TUESDAY, Nov. 9 (HealthDay News) -- An experiment using humans, video footage of tarantulas and brain scans sheds new light on the many ways your mind responds to perceived danger.
"When we encounter fear, multiple systems in the brain are acting to help you survive. These systems are monitoring the movements of the threat, detecting surprises and calculating how close the threat is to you. Basically, your brain is multitasking and evaluating the best possible way to escape the danger," explained study author Dean Mobbs, a neuroscience researcher at MRC Cognition and Brain Sciences Unit in Cambridge in the United Kingdom.
Fear, of course, is a deeply primitive human emotion. "We now know that fear is not in one place in the brain, but is represented in many different areas that are highly interconnected," Mobbs said. "Different types of fear can tap into many of the same parts of the brain's fear network, from fear of taking an exam to fear of meeting a bear in the woods."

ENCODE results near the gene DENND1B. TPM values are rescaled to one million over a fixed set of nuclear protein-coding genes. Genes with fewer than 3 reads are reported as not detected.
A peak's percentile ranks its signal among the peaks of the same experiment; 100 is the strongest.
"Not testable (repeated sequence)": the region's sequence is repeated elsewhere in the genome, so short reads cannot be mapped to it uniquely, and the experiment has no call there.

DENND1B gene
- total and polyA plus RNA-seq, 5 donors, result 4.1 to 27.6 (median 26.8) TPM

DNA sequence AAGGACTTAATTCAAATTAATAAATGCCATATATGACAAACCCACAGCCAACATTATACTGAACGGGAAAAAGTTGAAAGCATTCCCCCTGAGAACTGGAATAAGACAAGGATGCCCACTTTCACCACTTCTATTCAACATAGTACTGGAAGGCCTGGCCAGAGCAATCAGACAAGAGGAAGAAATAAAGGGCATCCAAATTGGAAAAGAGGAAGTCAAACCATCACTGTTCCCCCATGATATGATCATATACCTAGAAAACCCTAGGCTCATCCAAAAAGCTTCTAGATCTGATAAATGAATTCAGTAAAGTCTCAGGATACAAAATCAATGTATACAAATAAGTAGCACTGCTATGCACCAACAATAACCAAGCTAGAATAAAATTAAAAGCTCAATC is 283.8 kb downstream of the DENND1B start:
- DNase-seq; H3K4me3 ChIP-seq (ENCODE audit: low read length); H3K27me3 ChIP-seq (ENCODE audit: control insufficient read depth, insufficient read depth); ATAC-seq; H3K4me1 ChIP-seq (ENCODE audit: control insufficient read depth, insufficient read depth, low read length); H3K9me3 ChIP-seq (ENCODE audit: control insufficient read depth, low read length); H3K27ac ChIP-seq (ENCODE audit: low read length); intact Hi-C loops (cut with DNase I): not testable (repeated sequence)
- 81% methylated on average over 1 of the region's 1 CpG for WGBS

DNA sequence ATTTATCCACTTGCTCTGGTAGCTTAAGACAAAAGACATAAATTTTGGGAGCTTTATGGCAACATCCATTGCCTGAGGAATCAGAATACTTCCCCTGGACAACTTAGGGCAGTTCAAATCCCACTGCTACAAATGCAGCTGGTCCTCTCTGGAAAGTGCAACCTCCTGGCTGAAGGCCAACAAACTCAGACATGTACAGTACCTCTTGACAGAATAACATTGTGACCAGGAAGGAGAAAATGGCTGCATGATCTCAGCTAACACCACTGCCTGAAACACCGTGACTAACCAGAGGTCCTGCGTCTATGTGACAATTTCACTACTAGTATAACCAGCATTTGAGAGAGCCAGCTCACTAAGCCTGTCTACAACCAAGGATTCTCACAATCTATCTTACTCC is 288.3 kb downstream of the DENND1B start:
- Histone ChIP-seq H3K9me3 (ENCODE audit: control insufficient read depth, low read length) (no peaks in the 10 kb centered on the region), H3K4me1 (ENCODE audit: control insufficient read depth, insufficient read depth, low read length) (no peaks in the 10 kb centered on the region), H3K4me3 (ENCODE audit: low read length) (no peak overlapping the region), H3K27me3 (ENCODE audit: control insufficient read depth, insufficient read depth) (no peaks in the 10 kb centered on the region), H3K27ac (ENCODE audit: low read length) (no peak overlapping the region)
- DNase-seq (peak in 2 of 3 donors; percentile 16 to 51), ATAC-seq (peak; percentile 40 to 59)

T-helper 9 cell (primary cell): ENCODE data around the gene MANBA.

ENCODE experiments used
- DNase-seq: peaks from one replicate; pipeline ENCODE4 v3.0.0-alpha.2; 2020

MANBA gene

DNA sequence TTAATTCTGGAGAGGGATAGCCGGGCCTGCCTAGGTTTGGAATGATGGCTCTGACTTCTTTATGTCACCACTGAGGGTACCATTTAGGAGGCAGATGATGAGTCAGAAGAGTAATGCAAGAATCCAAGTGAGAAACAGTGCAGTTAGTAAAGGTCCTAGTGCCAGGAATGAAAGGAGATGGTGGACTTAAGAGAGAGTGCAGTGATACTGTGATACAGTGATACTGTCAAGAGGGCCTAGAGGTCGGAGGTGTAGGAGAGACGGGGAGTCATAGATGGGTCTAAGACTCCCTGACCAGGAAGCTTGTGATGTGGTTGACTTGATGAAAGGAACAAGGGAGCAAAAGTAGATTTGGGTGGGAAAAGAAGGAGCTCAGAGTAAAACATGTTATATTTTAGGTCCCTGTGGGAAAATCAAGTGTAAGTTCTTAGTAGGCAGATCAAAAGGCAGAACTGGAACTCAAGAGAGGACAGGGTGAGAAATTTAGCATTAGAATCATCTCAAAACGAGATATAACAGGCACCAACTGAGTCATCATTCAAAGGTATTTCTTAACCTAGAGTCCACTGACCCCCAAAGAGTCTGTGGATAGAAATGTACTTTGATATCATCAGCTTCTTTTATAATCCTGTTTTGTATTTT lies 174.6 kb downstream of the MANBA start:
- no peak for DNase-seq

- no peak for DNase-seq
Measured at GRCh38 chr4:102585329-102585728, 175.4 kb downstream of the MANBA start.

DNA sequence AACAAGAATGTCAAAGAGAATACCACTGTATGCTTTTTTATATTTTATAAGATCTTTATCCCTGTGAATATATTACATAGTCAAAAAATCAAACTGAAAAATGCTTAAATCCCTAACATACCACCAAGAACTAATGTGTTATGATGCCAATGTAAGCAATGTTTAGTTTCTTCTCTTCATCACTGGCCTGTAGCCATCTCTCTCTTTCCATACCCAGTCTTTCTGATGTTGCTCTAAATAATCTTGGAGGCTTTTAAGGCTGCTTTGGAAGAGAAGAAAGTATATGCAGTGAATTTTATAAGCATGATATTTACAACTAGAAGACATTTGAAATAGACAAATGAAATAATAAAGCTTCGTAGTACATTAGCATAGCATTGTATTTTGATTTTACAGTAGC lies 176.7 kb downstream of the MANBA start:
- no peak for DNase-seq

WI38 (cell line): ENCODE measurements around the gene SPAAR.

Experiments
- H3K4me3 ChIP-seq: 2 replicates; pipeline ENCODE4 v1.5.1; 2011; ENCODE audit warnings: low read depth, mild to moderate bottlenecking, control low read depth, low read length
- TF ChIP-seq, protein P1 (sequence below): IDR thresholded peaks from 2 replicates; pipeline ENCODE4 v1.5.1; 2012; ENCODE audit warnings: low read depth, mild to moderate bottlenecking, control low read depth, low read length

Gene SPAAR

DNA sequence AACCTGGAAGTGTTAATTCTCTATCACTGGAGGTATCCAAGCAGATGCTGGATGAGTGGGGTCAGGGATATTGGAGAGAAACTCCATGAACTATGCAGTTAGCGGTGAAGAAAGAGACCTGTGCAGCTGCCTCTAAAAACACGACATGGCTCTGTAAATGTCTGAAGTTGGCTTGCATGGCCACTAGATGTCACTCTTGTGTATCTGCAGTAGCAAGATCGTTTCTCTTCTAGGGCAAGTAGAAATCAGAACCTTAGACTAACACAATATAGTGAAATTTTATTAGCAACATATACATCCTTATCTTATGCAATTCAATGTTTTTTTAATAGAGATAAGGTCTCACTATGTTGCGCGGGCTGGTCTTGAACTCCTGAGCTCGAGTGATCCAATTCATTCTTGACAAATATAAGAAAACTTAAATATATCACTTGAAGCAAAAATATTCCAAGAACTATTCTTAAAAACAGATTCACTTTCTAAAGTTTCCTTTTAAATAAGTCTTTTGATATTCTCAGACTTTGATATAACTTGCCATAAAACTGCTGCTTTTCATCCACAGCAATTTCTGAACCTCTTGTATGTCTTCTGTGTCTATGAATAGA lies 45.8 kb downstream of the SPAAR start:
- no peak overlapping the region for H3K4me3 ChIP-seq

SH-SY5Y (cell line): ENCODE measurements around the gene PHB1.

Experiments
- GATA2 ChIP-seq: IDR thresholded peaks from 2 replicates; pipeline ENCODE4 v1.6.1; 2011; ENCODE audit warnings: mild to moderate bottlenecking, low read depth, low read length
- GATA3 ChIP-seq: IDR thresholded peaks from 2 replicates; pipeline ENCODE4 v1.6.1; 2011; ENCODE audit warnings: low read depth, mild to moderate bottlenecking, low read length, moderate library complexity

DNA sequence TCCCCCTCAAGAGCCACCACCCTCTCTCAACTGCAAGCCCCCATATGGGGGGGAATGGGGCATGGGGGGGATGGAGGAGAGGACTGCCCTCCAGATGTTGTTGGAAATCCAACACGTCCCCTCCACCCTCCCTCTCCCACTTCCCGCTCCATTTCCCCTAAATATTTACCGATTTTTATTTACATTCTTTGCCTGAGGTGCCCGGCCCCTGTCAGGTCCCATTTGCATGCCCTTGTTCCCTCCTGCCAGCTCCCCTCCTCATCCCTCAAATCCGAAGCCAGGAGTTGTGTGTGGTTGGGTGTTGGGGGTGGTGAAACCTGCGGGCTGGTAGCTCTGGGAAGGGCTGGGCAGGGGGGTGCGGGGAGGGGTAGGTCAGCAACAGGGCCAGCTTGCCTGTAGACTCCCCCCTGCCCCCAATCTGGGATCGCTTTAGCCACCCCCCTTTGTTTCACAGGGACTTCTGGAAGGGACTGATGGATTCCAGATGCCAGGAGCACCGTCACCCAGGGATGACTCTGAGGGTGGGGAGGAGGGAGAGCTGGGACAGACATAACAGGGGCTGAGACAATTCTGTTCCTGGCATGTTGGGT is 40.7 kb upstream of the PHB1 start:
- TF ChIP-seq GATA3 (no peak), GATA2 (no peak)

But there's more to figure out about how the process works. In the new study, Mobbs and colleagues sought to gain more insight into how the brain handles one kind of fear in particular -- the fear of spiders.
"The U.K. has one of the highest amount of spider phobics in the world. This is despite the fact that we have no deadly spiders in the U.K.," Mobbs explained. "Presumably, we learn from others or the media that spiders are scary, yet because we don't encounter them, we cannot habituate to them. Thus, our fears persist."
Mobbs has a personal motivation, too: "I mainly used spiders because I have a slight fear of them."
In the study, which appears in this week's online edition of the Proceedings of the National Academy of Sciences, researchers placed 20 participants in functional-MRI machines. The subjects watched videos that appeared to show tarantulas being placed near their fe
All rights reserved